Center for Book Arts Exhibit Showcases Sublime Symmetry of Books
The Center for Book Arts is a hidden New York City gem. Located in Chelsea, a stone’s throw away from the Flatiron District at 28 West 27th Street, the Center is discreetly tucked away on the 3rd floor where the intimate studio, store, and gallery quietly thrum with staff and visitors. The main exhibition now on display, Silence Unbound: The Artist’s Lexicon in the Making, runs through March 29th and features artists who have incorporated their works into book-like designs.
Visitors are invited to flip through several of these pieces, which makes for a satisfyingly visceral experience. One such piece is “40 Books,” (2012) by Kristen Tordella-Williams. “40 Books” includes nine laser-etched woodblock prints on handmade paper, displayed on a maple shelf, with the wood blocks serving as the book covers. Holding the thick slabs of wood in your hands literally gives weight to the words and images in the books. One wooden block is covered with etched words that you can run your fingers over. The combination of textures adds another element of beauty and the grain of the wood compliments the grainy patterns evident in the prints. The handmade paper, slightly thicker than typical paper, is also grainy with pinkish beige and warm brown flecks. One of the books has a handprint, the subtle lines and curves of which make the print quite intimate. Next to the hand, the text reads “Made in U.S.A. Printed in U.S.A.”
Another featured piece, “Historias Intimas (Intimate Stories),” by Jessica Lagunas first came to be when the artist asked her grandmother to describe the first time that she menstruated. Her grandmother was too embarrassed to tell her, so instead she wrote her a letter. During 2009, Lagunas received 25 letters from her female family members, each describing her own intimate menstrual experience. The letters are bound with red ribbon and arranged in a red clamshell box next to the red hand-made book that Lagunas crafted and which contains typed versions of the letters. The book, with elegant red ribbon running through the spine, was bound at The Center for Books Arts in 2011.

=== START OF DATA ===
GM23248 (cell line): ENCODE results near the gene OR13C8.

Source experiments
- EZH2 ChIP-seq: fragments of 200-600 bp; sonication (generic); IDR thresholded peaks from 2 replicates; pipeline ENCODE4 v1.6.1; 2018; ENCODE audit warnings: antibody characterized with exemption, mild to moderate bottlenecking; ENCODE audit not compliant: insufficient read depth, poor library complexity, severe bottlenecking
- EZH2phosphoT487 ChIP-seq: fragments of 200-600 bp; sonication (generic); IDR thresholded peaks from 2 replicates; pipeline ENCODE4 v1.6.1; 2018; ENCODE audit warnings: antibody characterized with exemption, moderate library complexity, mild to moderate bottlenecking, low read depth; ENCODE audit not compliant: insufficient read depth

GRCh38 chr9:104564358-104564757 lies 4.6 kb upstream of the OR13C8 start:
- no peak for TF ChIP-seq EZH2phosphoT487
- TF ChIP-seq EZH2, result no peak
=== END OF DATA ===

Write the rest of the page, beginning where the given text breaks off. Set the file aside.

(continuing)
Also included in the exhibition is work by artist Barbara Rosenthal, who lived in the Flatiron District for 25 years. Since she was 11 years old, Rosenthal has kept more than 70 journals, 12 of which are on display, with both text and drawings. Rosenthal’s collection of 41 electrostatic prints “Homo Futurus Wall Work” (1986) spans a wall of the exhibition and features a wide array of text, news articles and photos, some as controversial as “Boy Raised by Wolves in Indian Jungle” and “Infant was Raped.” Rosenthal works within the fields of surrealism and existentialism and is known for using herself to explore what it means to be human. A book accompanies the wall work in the exhibition. Rosenthal will deliver an artist talk at The Center for Book Arts on Friday, March 28th at 6:30 p.m. along with Dean Ebben, another artist featured in Silence Unbound. The suggested donation is $10.
Whether or not you can make it to the reading, strolling through the gallery makes for a relaxing afternoon. Silence Unbound was organized by Heather Powell. Other featured artists include David Hammons, Candace Hicks, Christopher K. Ho, Jenny Holzer, Alison Knowles, Matthew C. Lange, Dani Leventhal, Buzz Spector, and Emily Speed.
Gallery is open Monday-Friday 11am-6pm
and Saturday 10am-5pm. Admission is free.